Aurora Mitchell speaks to an Italian composer who helped shape the sound of electro as we know it.
Many of electronic music's earliest pioneers were women. Composers and innovators such as Ada Lovelace, Daphne Oram and Delia Derbyshire are now widely celebrated as people who broke new ground in music composition. But there are others who have not been recognised, artists who were among the first in their field to experiment with new genres and styles. One such artist is Doris Norton, an Italian composer who made some of the earliest versions of electro and computer music.
In the 1970s, Kraftwerk were the first group to mould a weird and mechanical template for electro. Utilising squeaky Moog sounds, robotic vox and custom drum pads, they paved the way for other musicians to experiment. Norton began to release her own music in the early '80s, after a period of collaborating in prog rock bands like Antonius Rex and Jacula. In the '80s, electro percussion was blending with rap, disco and funk, but Norton was one of the few artists crafting the sound of robots communicating through synthesizers and drum machines—the sound we most commonly associate with electro today.
Thanks to her affinity for computers, Norton became Apple's first music endorsement—many years before Kendrick Lamar, Drake and Taylor Swift. (Norton's 1984 album, Personal Computer, has the Apple logo on its cover.) She also became a consultant for IBM. Norton would compose music by using her computer's alphanumerical keyboard to program notes into compositions. She would also use the computer's letters by processing the vowels and consonants in different combinations to create singing sounds with her own voice that sounded both human and robotic.
"The personal computer was and is my safe room, my reserved area," Norton told me. "The computer can offer unlimited and yet undiscovered landscapes. You can enter and begin to explore them."
While Norton's life has been closely linked to machines, her formative musical years were spent exploring the organic instrumentation and vocal expertise of medieval, Renaissance and Baroque music.
Norton went to operas and concerts as a young child, which nourished her passion for these styles of music. "Listening and watching was a way to learn experiencing emotions and empathy with the life phenomena too," she said. "What you liked during childhood comes forth from your subconscious and influences your choices for life. The work tools change, the realisation of the work changes, everything changes with the times, but to feel that you want to realise something—even if you don't have a precognition of what your final production will be—is the connection."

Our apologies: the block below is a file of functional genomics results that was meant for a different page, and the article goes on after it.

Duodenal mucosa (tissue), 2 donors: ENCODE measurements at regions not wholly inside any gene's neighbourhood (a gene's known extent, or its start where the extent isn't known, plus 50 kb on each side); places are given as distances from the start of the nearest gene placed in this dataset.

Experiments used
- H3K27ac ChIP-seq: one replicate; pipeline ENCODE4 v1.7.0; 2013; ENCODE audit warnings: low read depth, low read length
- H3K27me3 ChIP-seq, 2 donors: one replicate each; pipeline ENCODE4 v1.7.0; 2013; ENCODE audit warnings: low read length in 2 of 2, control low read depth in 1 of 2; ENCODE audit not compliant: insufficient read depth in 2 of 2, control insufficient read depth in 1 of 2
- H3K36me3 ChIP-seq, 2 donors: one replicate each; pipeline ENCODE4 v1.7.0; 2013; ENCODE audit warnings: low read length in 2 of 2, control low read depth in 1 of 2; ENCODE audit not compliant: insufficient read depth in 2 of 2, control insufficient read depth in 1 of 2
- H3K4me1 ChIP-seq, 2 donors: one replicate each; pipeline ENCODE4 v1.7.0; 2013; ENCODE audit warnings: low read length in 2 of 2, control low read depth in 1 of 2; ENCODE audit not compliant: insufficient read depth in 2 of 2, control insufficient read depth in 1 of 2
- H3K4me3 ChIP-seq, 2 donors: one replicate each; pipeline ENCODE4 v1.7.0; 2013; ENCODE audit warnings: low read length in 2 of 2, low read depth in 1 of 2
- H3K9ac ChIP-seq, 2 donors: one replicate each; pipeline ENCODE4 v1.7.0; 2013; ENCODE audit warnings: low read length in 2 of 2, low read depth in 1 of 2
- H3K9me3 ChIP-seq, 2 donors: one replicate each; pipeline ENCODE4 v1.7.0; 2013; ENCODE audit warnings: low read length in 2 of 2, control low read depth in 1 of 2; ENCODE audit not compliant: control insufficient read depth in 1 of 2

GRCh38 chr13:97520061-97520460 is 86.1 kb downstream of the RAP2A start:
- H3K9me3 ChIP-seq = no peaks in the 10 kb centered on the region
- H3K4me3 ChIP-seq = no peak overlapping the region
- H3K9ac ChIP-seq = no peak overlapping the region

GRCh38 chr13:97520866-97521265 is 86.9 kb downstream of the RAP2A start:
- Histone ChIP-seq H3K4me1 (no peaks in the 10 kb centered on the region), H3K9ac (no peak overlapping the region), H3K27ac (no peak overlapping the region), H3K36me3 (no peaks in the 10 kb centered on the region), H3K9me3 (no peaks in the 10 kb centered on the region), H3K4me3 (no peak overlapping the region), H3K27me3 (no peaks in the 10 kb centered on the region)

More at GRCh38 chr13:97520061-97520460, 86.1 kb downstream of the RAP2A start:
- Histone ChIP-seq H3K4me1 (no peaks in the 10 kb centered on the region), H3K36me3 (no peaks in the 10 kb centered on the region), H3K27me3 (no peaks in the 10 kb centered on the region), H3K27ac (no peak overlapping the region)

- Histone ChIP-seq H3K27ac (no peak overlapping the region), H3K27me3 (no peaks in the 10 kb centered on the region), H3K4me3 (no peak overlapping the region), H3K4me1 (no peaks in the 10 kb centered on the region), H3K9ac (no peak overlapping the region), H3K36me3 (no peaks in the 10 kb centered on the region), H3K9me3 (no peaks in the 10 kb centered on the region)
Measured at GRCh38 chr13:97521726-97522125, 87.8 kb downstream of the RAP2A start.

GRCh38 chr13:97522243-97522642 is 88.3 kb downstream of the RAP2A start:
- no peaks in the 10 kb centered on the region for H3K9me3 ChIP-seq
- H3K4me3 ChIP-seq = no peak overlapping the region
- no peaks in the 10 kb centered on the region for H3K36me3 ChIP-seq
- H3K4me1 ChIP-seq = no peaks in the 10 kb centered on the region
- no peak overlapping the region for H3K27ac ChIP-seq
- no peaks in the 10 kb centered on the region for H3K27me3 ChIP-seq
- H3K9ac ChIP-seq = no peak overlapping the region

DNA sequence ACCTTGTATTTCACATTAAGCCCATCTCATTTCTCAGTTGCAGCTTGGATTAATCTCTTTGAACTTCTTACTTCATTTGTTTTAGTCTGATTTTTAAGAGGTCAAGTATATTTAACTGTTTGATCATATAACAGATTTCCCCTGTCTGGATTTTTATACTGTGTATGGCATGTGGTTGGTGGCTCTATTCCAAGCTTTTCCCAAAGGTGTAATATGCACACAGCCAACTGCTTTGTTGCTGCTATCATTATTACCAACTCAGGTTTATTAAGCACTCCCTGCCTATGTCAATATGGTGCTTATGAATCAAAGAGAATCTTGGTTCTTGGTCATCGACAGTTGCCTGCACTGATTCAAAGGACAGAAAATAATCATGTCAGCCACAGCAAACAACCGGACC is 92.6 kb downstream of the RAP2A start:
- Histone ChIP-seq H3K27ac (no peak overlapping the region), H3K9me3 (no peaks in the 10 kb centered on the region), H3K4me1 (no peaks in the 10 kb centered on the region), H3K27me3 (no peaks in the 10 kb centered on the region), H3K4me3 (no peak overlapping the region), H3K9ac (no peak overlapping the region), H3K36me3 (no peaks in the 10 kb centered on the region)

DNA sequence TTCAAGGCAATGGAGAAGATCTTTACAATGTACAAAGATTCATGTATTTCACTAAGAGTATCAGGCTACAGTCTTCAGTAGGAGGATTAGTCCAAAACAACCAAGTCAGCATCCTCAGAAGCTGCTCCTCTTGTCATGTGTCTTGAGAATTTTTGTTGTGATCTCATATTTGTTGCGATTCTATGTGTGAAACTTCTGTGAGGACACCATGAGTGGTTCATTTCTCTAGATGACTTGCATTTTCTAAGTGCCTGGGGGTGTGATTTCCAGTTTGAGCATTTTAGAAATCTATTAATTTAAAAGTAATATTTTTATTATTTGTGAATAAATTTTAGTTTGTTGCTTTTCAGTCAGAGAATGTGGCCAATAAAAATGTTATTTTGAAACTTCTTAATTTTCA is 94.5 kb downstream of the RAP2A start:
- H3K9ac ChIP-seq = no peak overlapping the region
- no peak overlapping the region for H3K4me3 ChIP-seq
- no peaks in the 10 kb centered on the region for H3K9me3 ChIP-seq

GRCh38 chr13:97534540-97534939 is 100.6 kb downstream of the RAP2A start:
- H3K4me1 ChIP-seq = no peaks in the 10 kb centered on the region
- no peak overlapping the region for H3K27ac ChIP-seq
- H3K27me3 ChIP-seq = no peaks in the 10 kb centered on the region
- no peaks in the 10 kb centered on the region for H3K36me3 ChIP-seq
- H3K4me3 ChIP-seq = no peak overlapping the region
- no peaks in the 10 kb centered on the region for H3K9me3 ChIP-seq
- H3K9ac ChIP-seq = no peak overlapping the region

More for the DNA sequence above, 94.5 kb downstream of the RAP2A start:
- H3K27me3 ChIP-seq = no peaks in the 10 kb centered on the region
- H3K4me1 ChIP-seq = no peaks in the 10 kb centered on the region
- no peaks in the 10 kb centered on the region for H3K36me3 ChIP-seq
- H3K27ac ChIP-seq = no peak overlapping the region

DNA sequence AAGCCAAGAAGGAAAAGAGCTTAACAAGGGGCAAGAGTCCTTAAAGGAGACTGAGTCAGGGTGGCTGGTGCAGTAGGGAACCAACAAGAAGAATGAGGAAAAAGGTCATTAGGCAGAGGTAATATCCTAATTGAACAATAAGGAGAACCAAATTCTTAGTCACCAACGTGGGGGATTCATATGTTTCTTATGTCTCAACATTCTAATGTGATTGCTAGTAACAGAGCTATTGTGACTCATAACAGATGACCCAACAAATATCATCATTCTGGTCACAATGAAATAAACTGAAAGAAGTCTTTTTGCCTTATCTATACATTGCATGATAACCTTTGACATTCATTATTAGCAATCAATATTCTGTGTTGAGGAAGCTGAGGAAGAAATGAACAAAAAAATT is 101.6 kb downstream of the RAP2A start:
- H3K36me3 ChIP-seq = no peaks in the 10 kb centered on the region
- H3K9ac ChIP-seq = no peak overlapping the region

In addition to stretching the possibilities of computer-generated compositions, Norton worked with a range of analogue equipment, including a Minimoog, a Roland System 100M, a Roland System 700 and the ARP 2500 and 2600. However, her albums Personal Computer and Artificial Intelligence were solely composed with her computer's alphanumerical keyboard, external sound generators and a mixer. She was releasing a high volume of music from the early 1980s to the mid-'90s, spanning electro, techno, rave and trance. It was only in the early 2000s, a few years after her output started to slow, that Mannequin Records founder Alessandro Adriani discovered her music. "Being friends with older and serious diggers from Rome helped a lot I guess," he told me.
For Adriani, Norton makes "pure cold electronic music made with a computer but with a soul. Impossible to resist." Three of her earlier albums were chosen to be reissued on Mannequin, forming a trilogy of interconnected records. Nortoncomputerforpeace, Personal Computer and Artificial Intelligence, released between 1983 and 1985, are formative blueprints for the work of artists like Helena Hauff and labels such as Central Processing Unit. Complex, fluttering 8-bit melodies mesh with bassy, punchy percussion to create electro that's alive with colour and soul. The albums were accompanied by artwork that depicted Norton working in her recording studio with various forms of equipment. On the cover of Personal Computer, the equipment fills up most of the frame with Norton standing placidly between everything, the centrepiece that connects the machines.
"The human act of bringing something into existence is the connection," Norton said. The trilogy of albums Mannequin reissued were "the more computerised of all my productions," with some of the tracks edited using the Apple IIe and others with the Macintosh Classic. Norton had noted the potential that early computer programmers such as Ada Lovelace predicted for computer music, and she was in turn contributing as a supervisor for the computer companies whose devices she loved.
Though she collaborated with other people and companies, Norton prefers to operate and create with her computer in solitude. "When I'm alone I feel a sense of ease, I can unleash my mentation, the doubts vanish, I'm more confident with my own abilities," she explained. "In a quiet solitude, inaudible words and sounds can be heard, invisible images can be seen, you can expand yourself across the universe. The dreams become able to act on us as physical matter does."